Publication Date

June 15, 2016

Perspectives Section

Perspectives Summer Columns



One of the strangest and most fascinating source encounters I have experienced so far while working in the Venetian archives concerns the role of food in the records of a set of diplomatic missions to Cairo. In one case, in the early morning of December 17, 1489, at the citadel of Cairo, Pietro Diedo, the Venetian ambassador to Egypt, delivered an assortment of gifts to the Mamluk sultan Qaytbay. The ambassador’s presents included precious textiles, costly furs, and, surprisingly, dozens of wheels of cheese. Each item conveyed a particular message, demonstrated the Venetians’ concerted effort to communicate their relationship with Egypt, and proved pivotal to the ambassador’s successful completion of his mission to negotiate a new treaty between the Mamluks and the Republic of San Marco. The cheese, at first glance a seemingly bizarre present for a sultan, in fact represented a serious attempt to remind Qaytbay of how beneficial his relationship with the Venetians could be in terms of pleasing the Egyptian palate. Italian cheeses had, over generations, become a popular, even indispensable, food among Egypt’s elite. This, in other words, was dairy diplomacy, and an effort to stress the deep culinary, cultural, and economic links between Venice and Cairo that had developed through generations of mercantile exchange.

Venetian embassy to the Mamluks in Damascus in 1511, workshop of Giovanni Bellini.

This painting shows the reception of Venetian ambassadors in Damascus, 1511. Workshop of Giovanni Bellini. Credit: Wikimedia Commons

As an advanced doctoral student in the Department of History at Syracuse University, I have had numerous discoveries in the archives that I would like to share with AHA Today readers this summer. My dissertation, which focuses on material culture and gift exchange between Muslims and Christians in the early modern Mediterranean, has taken me to Venice, where I have passed nine months doing research at the Archivio di Stato di Venezia, the Biblioteca Nazionale Marciana, and the Biblioteca del Museo Correr. During this time, I have encountered various documents narrating instances of cross-cultural interaction mediated through material goods. These lively and often unusual vignettes reveal much about how Venetian merchants and officials, together with their Muslim counterparts, viewed, and negotiated with, one another. Often, my research has driven me to investigate how these historical actors chose the objects that they gave one another, and also to inquire into why the authors of my sources presented their information in the ways that they did. In my dissertation, I argue that gifts, extortions, and bribes constituted an unwritten and often mutually beneficial diplomatic-commercial protocol that enabled the members of these two very different societies to constantly renegotiate their relationship without going to war.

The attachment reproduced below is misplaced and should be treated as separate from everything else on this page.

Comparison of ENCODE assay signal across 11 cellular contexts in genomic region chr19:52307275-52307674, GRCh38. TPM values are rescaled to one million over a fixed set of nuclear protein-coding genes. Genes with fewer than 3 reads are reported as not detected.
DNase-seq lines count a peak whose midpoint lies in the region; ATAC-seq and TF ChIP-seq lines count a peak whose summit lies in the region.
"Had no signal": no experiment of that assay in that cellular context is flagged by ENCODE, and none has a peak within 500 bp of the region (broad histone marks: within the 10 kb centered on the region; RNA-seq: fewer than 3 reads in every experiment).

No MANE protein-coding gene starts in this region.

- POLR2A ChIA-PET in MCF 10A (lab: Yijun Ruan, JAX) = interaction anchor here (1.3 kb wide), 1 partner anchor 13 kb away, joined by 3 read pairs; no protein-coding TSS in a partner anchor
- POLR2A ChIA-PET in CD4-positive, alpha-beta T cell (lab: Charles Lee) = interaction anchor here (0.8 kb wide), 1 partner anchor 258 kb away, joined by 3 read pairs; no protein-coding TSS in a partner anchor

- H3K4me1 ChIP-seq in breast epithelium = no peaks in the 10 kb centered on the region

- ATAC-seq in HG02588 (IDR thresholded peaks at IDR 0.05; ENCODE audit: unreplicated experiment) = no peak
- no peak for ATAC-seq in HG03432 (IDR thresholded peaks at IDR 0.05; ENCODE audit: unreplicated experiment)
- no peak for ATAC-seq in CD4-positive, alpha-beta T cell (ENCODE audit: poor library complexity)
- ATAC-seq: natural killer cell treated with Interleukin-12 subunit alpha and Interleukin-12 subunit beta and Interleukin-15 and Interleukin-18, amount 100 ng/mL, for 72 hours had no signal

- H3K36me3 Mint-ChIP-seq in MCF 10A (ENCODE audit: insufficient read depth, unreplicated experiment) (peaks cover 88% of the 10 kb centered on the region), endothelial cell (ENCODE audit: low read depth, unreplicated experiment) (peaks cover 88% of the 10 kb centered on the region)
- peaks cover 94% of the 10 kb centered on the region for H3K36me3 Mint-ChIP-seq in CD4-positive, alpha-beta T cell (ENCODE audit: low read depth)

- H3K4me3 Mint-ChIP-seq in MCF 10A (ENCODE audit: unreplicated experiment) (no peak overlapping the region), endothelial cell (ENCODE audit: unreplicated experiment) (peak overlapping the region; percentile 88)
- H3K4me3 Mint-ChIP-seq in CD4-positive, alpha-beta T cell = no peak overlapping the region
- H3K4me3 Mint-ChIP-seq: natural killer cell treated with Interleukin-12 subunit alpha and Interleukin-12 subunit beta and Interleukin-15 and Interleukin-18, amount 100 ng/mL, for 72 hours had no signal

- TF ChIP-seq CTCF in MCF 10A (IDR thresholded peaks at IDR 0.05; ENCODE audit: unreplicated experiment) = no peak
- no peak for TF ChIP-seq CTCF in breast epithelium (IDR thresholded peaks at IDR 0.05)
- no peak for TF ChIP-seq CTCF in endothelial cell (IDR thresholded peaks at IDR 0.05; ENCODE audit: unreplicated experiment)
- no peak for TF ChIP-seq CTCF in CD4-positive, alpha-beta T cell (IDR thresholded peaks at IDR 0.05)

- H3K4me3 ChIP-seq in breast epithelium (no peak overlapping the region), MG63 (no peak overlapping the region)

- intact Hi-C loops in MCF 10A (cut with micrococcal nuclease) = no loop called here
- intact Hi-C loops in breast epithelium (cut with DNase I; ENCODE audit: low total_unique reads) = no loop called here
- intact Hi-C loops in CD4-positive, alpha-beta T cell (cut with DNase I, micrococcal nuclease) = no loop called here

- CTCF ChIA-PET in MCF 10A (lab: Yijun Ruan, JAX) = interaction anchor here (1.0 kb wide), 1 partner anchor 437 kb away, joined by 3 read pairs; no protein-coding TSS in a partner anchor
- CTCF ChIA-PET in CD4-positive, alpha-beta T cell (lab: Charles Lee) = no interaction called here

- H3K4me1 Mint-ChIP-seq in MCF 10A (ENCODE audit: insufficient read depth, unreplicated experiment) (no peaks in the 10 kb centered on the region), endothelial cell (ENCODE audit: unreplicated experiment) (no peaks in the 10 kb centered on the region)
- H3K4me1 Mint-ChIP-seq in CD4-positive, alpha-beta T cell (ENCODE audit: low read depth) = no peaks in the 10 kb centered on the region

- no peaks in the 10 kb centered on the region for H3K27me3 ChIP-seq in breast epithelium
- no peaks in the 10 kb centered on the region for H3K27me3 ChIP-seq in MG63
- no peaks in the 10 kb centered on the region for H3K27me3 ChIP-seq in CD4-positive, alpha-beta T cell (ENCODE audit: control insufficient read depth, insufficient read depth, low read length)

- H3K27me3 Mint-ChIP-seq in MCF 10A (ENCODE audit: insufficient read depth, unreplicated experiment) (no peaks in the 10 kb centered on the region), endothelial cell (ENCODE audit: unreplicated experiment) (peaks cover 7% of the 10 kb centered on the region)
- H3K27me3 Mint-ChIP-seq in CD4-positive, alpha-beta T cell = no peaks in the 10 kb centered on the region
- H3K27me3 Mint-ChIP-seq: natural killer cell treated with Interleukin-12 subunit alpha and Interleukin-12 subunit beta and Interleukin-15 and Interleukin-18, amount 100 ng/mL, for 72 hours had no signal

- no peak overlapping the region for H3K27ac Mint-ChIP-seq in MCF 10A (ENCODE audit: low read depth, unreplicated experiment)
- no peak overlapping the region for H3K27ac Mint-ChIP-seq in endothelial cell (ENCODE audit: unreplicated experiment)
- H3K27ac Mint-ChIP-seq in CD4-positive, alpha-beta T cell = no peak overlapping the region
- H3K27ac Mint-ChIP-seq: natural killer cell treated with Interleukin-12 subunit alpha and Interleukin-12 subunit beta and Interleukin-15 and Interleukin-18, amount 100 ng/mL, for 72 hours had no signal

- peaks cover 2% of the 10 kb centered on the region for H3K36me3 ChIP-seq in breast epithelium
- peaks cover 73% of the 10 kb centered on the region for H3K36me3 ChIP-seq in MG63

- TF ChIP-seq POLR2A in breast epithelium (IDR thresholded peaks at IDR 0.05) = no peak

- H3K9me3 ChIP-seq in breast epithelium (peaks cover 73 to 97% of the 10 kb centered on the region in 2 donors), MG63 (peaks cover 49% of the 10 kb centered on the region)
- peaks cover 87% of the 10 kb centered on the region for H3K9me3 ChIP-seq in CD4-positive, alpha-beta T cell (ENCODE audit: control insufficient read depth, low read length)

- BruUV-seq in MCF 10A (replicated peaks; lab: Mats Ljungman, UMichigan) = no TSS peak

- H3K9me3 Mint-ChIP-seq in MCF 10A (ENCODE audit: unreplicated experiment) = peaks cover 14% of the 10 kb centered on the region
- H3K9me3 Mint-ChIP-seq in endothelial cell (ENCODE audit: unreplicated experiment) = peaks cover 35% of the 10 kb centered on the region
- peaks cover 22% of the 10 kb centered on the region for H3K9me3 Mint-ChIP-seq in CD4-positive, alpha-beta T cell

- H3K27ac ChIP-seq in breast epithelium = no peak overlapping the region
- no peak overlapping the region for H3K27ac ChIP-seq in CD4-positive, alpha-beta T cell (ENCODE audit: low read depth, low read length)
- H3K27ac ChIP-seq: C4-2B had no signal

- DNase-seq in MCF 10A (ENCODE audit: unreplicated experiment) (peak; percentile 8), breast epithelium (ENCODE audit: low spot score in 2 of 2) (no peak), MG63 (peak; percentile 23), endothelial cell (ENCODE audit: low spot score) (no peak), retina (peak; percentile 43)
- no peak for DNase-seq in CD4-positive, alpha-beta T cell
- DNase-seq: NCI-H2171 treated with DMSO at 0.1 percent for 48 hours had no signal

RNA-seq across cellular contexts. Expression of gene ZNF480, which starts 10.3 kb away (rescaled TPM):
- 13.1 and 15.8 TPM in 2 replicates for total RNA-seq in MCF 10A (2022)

My blog series this summer will consider just a few of the many important documents that describe interactions between Christians and Muslims in the history of early modern Venice. I plan to use this series as a way to showcase some of the most striking examples of relations between the cultures who did business within the Republic of Venice’s vast Mediterranean commercial empire. The documents that I have found over the course of my dissertation research have changed how I think about the meaning of religious difference and the role of trade in breaking down boundaries in this period. Some examples contained in these sources include a description of a fight in the Venetian Senate over a crateful of presents from the sultan of Egypt, a letter of greeting to the doge from the Shah of Persia, demands for Venetian candy from an Ottoman ruler on the eve of a great battle, and the case of a live pig given by a Mamluk ruler to a group of European guests.

Using my experiences with these sources, I aim to show that it makes little sense to regard the inhabitants of the Mediterranean in this era as having been clearly divided by either cultural or political barriers, as is often assumed to have been the case by pundits and Hollywood. In contrast to such commonplace misconceptions, these documents reveal a great degree of permeability between different societies that was facilitated by trade and gift giving practices. Through color images of surviving objects and an accompanying analysis of the rich descriptions left behind in archival records, this blog series will highlight the role of material exchange in linking the cultures that inhabited the Mediterranean in the 15th and 16th centuries.

I would like to extend my sincere gratitude to the Gladys Krieble Delmas Foundation for their generous support in funding my project. I would also like to thank the staff at the Archivio di Stato di Venezia, the Biblioteca Nazionale Marciana, the Biblioteca del Museo Correr, and the Fondazione Giorgio Cini for their help in conducting my research. Finally, I would like to offer a special note of gratitude to my advisor, Professor Dennis Romano, without whose tireless assistance and guidance none of my work would be possible.

This post first appeared on AHA Today.

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